Mayor says 'it's time to act now' on Four Mile Beach crocodile threat


Mark Murray


Email Mark
Like undecided Liked Like disabled
Dislike Dislike undecided Dislike disabled
Last updated:
A warning sign is erected on Four Mile Beach after a crocodile closed it down last year. IMAGE: Newsport.
Like undecided Liked Like disabled
Dislike undecided Disliked Dislike disabled

DOUGLAS Shire Mayor Julia Leu is determined to act on the crocodile threat on Four Mile Beach following yesterday’s modest rezoning announcement by the Queensland Government.

Despite growing concerns on the number of crocodile sightings along the famous tourist strip, the area was named in Zone E of a new statewide crocodile management plan which allows crocodiles to be removed only if they display dangerous behaviour.

Leu said after extensive discussions with local tourism operators, residents and visitors she believed more needed to be done to safeguard Four Mile Beach.

“I’m now of the viewpoint that Four Mile Beach and possibly some boat ramps and freshwater creeks and rivers should be reclassified, and that is what Council will be discussing at our next meeting,” Leu said.

“I believe it’s time to act now on Four Mile Beach to protect our local tourism industry which we all depend on in some way and could be severely impacted if visitors felt they were no longer able to swim there because of the threat of crocodiles.”

Under the new management plan, Four Mile Beach is in the same zoning as the densely-populated crocodile habitats of the Daintree and Mowbray Rivers despite its urban position.

See the new statewide crocodile management zoning here

Leu says she will bring up the issue when the specifics of the strategy are thrashed out at a CrocWise roundtable in Cairns on March 30.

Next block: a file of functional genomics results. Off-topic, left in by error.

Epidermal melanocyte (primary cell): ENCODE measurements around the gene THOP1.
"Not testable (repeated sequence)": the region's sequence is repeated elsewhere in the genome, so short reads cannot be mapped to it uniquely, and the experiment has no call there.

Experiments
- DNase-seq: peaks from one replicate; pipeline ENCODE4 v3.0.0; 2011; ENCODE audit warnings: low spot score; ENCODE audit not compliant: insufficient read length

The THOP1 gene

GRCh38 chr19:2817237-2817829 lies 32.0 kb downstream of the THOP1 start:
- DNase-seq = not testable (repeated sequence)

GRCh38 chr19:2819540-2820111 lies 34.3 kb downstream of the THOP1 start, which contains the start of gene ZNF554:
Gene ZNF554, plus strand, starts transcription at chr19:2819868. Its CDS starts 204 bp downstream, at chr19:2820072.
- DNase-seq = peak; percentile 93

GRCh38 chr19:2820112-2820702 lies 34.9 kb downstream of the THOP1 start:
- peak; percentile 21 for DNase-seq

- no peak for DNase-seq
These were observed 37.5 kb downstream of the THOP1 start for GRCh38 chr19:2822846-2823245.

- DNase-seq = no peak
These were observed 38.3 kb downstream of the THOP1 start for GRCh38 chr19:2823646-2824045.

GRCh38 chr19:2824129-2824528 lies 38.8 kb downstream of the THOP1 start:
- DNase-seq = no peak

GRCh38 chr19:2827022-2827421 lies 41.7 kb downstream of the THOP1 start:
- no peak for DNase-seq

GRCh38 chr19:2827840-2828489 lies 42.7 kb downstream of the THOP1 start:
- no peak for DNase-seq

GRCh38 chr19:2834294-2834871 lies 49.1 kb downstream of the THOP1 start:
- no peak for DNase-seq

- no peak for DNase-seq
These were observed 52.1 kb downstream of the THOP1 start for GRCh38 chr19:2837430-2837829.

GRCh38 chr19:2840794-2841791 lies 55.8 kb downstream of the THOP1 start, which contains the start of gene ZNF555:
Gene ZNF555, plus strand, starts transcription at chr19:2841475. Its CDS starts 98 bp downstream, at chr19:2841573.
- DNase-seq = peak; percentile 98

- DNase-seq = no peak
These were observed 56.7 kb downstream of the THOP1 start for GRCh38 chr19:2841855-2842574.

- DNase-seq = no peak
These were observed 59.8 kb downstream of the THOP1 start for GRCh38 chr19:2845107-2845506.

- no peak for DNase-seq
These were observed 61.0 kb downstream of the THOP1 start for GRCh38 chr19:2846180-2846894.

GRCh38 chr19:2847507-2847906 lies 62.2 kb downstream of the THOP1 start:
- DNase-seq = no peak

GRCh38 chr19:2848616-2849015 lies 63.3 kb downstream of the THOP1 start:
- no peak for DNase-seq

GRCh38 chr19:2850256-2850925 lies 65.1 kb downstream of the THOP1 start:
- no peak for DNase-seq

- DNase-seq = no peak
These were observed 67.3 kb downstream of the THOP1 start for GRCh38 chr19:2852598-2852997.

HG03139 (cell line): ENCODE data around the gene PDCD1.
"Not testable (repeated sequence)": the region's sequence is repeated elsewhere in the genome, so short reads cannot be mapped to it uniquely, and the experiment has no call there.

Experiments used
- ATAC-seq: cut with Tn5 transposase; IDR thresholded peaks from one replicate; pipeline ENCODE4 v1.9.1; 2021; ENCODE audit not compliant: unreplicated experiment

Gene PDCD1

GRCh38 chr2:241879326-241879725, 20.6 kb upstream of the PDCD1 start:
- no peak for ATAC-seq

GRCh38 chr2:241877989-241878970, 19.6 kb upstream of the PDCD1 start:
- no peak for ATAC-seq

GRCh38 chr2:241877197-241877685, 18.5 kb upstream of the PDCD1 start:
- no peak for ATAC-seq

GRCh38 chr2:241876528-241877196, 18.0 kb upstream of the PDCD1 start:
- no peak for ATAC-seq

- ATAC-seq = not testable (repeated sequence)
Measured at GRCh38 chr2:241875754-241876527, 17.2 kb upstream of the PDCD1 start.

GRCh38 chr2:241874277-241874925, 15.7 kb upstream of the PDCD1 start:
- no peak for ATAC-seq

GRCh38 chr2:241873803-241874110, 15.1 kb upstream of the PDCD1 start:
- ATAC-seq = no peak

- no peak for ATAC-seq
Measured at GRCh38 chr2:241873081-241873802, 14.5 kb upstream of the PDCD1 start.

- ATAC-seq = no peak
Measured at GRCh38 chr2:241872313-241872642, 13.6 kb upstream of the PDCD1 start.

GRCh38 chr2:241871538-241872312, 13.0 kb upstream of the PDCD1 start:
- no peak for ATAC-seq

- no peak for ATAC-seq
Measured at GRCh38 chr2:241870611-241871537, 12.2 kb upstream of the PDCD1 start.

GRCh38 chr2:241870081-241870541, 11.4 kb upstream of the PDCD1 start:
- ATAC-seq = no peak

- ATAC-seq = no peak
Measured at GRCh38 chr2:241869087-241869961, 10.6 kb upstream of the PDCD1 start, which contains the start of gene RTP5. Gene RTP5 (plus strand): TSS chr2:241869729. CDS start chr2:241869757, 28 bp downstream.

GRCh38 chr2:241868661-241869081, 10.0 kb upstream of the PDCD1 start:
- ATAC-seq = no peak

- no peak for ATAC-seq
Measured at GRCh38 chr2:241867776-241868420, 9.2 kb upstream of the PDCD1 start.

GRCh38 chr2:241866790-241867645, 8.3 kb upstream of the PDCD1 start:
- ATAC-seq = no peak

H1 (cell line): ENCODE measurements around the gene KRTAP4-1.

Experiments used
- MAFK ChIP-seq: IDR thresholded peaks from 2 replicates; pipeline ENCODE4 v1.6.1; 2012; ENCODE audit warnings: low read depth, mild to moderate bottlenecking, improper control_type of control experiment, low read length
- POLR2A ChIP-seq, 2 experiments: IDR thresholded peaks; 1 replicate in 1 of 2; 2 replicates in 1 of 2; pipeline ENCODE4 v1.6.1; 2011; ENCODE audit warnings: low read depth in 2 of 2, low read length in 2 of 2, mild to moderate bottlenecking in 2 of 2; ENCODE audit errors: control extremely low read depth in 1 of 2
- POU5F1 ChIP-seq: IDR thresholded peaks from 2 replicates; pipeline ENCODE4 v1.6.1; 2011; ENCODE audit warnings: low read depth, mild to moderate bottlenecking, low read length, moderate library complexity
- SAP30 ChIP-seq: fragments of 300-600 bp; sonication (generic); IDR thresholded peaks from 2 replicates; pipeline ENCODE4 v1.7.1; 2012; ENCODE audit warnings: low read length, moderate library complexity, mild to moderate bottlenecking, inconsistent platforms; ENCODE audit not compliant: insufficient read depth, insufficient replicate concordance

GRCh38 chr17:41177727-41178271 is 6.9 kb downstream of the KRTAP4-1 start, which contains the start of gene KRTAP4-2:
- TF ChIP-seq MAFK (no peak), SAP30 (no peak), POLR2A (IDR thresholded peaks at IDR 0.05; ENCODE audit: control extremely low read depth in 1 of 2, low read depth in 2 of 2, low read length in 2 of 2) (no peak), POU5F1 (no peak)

“Crocodile management is an extremely complex matter, particularly in the Douglas Shire where we have different areas such as the Daintree and Mowbray Rivers that attract people who want to see crocodiles in the wild, and Four Mile Beach which is an urban area where people expect to be able to swim without the threat of crocodiles,” Leu said.

“Council understands that crocodile management is a highly emotive issue and whatever the outcome, community opinion will be divided.”

Leu said they will consider requesting the Department of Environment and Heritage Protection reclassify Four Mile Beach and ‘some other parts of Douglas Shire’ as Zone B, C or D.

These zones allow:

Zone B: an Active Removal Zone, where all crocodiles in the designated area are targeted for removal, particularly larger ones

Zone C: a Targeted Management Zone where all large crocodiles and any crocodile displaying dangerous behaviour are targeted for removal.

Zone D: a Transitory Zone, where all large crocodiles are encouraged to move away from the beach and, where practical, crocodiles displaying dangerous behaviour are targeted for removal.

See the new statewide crocodile management zoning here

Do you agree with the new statewide crocodile management plan? Let us know in the comments below!

* Readers are encouraged to use their full details below to ensure comment legitimacy. Comments are the opinions of readers and do not represent the views of Newsport or its staff. Comments containing unlawful, obscene, defamatory or abusive material will not be published.